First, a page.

Dr. Thomas Swan studied cognition and culture at Queen's University Belfast. He enjoys exploring the interplay between politics and culture.
There are a number of reasons why people dislike America, and even more interpretations for why this hatred exists. Many Americans believe the hatred manifests because others are jealous of their freedom and wealth. If you’re not American, then it's probably comments like this that make you dislike them!
There is a certain arrogance that pervades much of American culture. It is fueled by patriotism and maintained by a basic need for self-worth. Being American is an identity to cling on to; it is something to be proud of in a culture where self-worth typically depends on how often you are on television.
America takes globalized culture to its extreme, and as a result, it is furthest from the world our ancestors lived in. Before television and the internet, we lived in small communities where having a skill meant something. If you were the best hunter, farmer or shopkeeper then you were valued for your skill. To be valued in today’s world you have to compete with half the country, and when the majority of us fail to reach the pinnacle of success, the cream of the crop are blasted into our eyes and ears via The Apprentice, X Factor, University Challenge, the Oscars, or whatever celebrity magazine you happen to be reading. Is it any wonder that depression is on the rise?
More than any other nation, Americans have a need for self-worth, and patriotism is a well-established means to this end. Patriotism will fuel an emotional retaliation against any national criticism, and this often leads to the kind of nonsensical jealousy argument mentioned earlier.
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Yet there is a problem with this explanation. Why do people who have never conversed with an American espouse the same hatred? Why do Muslims burn American flags? One might think it’s because they hate the Christian religion, but Muslims live quite happily alongside Jews and Christians in their own countries. A little known fact is Iran has the second highest population of Jews in the Middle East after Israel.
The Real Reason Why People Hate the US
The answer lies in America’s global history of intervention and interference. People such as Saddam Hussein and Colonel Gaddafi were undoubtedly responsible for some atrocious acts, and many believe that regime change was rightly forced upon those countries. However, the US government's history of foreign interference goes well beyond this century, and well beyond controversial characters. In fact, America has toppled many publicly-supported democratic governments around the world, and this has traditionally been instigated through the exploits of the CIA. After WW2 the CIA committed acts of assassination and torture, and replaced democracies with dictatorships in countries all over the world for more than 30 years. The justification was often that the Soviets had influence over the country, but in many cases there was little or no evidence to back up this claim. Regardless, it is little comfort to the millions who died, or the millions who lived without the freedom that America treasures so much within its own borders.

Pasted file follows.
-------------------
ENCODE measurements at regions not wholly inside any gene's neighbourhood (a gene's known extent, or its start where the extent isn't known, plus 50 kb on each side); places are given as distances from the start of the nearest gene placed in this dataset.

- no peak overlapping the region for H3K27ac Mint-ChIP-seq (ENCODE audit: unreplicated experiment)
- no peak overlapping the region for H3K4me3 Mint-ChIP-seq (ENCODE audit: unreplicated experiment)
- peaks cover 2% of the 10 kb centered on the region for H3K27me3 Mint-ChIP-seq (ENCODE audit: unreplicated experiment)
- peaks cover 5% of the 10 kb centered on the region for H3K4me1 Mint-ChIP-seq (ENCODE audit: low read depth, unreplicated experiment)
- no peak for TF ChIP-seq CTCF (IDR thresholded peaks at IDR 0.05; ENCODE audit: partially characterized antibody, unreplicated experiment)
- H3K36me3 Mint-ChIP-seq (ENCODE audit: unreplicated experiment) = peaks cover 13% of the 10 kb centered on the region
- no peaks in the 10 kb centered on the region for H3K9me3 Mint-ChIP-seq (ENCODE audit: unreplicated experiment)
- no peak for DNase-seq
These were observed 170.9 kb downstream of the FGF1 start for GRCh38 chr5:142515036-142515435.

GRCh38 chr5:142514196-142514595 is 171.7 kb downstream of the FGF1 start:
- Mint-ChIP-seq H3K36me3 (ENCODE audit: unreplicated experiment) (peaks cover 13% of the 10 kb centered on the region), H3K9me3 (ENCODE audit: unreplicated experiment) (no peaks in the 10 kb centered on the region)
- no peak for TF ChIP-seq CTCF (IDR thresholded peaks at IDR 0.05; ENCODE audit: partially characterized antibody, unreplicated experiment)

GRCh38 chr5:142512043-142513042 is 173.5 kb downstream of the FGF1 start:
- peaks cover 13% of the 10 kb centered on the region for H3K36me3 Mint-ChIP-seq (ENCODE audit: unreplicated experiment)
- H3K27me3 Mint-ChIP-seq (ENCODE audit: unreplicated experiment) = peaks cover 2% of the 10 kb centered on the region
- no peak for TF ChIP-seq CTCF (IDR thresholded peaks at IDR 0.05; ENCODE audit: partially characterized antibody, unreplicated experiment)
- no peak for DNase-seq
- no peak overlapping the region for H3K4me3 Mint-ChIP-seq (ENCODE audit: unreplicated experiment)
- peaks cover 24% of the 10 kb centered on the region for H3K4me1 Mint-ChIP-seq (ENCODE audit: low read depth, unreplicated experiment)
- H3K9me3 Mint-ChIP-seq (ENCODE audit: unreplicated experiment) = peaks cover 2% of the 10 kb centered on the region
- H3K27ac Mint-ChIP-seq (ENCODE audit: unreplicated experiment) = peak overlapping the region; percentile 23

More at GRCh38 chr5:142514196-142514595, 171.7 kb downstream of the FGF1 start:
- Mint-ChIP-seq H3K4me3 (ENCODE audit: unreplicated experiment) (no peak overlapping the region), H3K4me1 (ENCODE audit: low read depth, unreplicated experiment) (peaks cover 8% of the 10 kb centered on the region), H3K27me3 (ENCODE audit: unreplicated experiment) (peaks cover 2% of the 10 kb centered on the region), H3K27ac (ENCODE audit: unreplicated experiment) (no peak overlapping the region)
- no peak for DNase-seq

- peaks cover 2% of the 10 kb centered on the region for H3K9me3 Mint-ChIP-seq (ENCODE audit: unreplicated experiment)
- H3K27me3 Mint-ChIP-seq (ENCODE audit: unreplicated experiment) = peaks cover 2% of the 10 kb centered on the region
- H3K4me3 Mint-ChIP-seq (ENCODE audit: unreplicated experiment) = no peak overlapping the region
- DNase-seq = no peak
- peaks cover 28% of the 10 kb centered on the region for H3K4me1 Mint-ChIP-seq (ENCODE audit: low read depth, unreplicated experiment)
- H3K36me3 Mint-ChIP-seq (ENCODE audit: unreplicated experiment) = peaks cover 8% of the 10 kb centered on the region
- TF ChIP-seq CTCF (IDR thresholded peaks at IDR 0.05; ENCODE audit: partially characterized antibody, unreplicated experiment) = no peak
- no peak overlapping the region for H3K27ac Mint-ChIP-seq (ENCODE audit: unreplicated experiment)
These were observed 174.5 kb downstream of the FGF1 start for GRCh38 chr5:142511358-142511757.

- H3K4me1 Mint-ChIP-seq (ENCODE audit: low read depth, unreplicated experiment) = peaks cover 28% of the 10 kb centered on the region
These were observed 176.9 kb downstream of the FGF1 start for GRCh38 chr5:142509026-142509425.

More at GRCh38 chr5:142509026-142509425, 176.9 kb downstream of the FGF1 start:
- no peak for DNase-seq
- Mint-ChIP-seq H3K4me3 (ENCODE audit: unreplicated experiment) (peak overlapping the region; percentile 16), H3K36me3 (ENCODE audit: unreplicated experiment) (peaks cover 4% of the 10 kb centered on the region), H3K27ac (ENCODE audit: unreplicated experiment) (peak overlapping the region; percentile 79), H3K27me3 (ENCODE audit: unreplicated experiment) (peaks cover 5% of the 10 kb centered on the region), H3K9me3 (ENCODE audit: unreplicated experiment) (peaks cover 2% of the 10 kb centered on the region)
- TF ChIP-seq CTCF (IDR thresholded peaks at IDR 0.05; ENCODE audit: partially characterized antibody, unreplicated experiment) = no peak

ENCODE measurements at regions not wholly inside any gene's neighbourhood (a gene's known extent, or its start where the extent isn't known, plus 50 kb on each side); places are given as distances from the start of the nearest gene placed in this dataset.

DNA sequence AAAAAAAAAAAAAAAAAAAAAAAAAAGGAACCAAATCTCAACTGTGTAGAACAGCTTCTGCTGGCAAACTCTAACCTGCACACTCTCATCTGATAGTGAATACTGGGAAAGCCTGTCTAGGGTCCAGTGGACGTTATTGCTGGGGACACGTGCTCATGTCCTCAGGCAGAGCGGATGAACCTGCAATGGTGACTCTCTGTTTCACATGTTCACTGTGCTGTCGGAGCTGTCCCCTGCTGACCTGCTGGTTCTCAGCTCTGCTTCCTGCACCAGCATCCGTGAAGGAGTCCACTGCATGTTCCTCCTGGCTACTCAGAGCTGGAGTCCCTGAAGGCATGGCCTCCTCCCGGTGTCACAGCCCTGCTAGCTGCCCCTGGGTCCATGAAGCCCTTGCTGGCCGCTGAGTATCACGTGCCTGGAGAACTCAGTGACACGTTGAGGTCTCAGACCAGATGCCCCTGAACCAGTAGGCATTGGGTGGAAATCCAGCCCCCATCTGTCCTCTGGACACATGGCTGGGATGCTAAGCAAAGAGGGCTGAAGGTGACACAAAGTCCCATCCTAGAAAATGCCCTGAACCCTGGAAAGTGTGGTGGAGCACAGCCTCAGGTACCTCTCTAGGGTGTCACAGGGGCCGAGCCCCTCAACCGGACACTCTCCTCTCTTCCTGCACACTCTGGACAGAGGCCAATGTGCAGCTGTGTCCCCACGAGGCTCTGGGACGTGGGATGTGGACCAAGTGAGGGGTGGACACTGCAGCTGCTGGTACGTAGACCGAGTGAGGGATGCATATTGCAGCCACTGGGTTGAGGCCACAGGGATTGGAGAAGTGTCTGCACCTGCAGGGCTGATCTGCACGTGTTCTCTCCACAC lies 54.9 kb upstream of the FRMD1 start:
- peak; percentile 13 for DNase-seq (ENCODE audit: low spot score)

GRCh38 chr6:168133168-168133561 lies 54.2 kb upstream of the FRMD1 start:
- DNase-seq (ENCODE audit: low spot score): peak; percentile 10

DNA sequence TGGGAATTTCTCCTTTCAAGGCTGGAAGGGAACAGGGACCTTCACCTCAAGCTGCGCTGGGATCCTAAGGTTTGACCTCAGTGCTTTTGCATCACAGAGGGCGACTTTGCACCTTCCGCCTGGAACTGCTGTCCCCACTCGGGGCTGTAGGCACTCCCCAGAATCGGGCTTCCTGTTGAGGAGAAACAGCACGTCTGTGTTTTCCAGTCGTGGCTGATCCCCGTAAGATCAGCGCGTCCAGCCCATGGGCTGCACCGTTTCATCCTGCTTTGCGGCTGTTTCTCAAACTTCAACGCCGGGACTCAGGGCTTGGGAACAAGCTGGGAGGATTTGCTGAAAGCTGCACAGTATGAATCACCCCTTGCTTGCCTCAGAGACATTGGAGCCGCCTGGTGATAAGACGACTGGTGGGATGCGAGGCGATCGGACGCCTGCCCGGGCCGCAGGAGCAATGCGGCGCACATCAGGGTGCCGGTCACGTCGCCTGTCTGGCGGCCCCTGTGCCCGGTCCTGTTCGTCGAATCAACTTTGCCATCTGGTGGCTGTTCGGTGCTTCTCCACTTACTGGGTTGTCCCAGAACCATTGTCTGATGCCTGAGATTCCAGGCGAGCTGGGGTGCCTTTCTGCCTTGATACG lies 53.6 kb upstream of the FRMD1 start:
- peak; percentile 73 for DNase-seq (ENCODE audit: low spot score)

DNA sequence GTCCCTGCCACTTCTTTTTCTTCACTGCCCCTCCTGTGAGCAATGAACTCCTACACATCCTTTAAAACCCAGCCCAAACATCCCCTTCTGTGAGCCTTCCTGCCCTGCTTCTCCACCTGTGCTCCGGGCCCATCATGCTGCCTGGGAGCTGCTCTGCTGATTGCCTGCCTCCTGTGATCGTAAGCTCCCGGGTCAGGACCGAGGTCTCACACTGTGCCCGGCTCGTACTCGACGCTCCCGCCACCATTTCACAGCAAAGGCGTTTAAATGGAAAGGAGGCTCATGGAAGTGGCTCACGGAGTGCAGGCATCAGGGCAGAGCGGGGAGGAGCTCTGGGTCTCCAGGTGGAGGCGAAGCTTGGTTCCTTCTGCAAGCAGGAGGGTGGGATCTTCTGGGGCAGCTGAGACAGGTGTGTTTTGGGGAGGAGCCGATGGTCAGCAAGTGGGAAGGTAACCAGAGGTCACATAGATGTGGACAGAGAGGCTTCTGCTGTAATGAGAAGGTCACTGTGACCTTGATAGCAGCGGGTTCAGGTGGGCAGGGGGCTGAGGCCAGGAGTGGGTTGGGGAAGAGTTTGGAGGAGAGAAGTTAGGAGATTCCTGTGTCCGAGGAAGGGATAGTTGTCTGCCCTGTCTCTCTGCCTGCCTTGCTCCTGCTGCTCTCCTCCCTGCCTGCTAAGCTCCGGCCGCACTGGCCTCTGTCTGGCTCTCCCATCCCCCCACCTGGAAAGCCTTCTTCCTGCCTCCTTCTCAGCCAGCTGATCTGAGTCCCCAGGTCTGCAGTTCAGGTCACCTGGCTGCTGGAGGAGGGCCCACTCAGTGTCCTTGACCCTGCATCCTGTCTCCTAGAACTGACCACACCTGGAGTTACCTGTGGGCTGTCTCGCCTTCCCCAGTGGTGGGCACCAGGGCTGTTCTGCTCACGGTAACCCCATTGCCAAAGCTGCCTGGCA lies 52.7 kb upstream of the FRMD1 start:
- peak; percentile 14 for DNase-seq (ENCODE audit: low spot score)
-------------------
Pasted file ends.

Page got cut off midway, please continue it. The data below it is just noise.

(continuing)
America's International Crimes
Countries that suffered at the hands of the US government include Afghanistan, Angola, Australia, Bolivia, Brazil, Cambodia, Chile, Congo, Cuba, Dominican Republic, Ecuador, El Salvador, Greece, Guatemala, Haiti, Honduras, Hungary, Indonesia, Iran, Iraq, Italy, Laos, Nicaragua, Panama, Uruguay and Vietnam; and these are only the countries for which substantial public information is available. To view the details of these crimes, please watch the video linked below.
An interesting inclusion is Iran. The Iranian revolution took place in 1979 to remove a dictator the US government had installed and supported for 25 years. This installation occurred after the CIA engineered the downfall of a democratic government in Iran. Before the revolution, the Iranian people suffered oppression, torture and death as a result of CIA interference in their country. In light of this historical evidence, one would expect Westerners to be a little more understanding of Iranian antagonism and mistrust, and yet, we continue to condemn them as irrational, intolerant and deceitful. History requires them to forgive us, not the other way around, and unless we realize this, the Iranians will probably never trust us again.
In summary, there are many reasons to dislike America. Unless the population understands the harm their leaders have inflicted on the world, the violent variety of dislike will continue. Unless the population understands that patriotism is not required to bolster their ego, the passive variety of dislike will continue. Foreigners are not blameless either. The actions of the US government are not the actions of its people, and we should do better not to generalise, especially as the government is eager to cover up its dark history. Furthermore, it is difficult for a child brought up in America to avoid patriotism when they are bombarded with US flags and pledges of allegiance from an early age. This cycle of indoctrination is difficult to stop, and difficult to blame on anyone alive today.
This content reflects the personal opinions of the author. It is accurate and true to the best of the author’s knowledge and should not be substituted for impartial fact or advice in legal, political, or personal matters.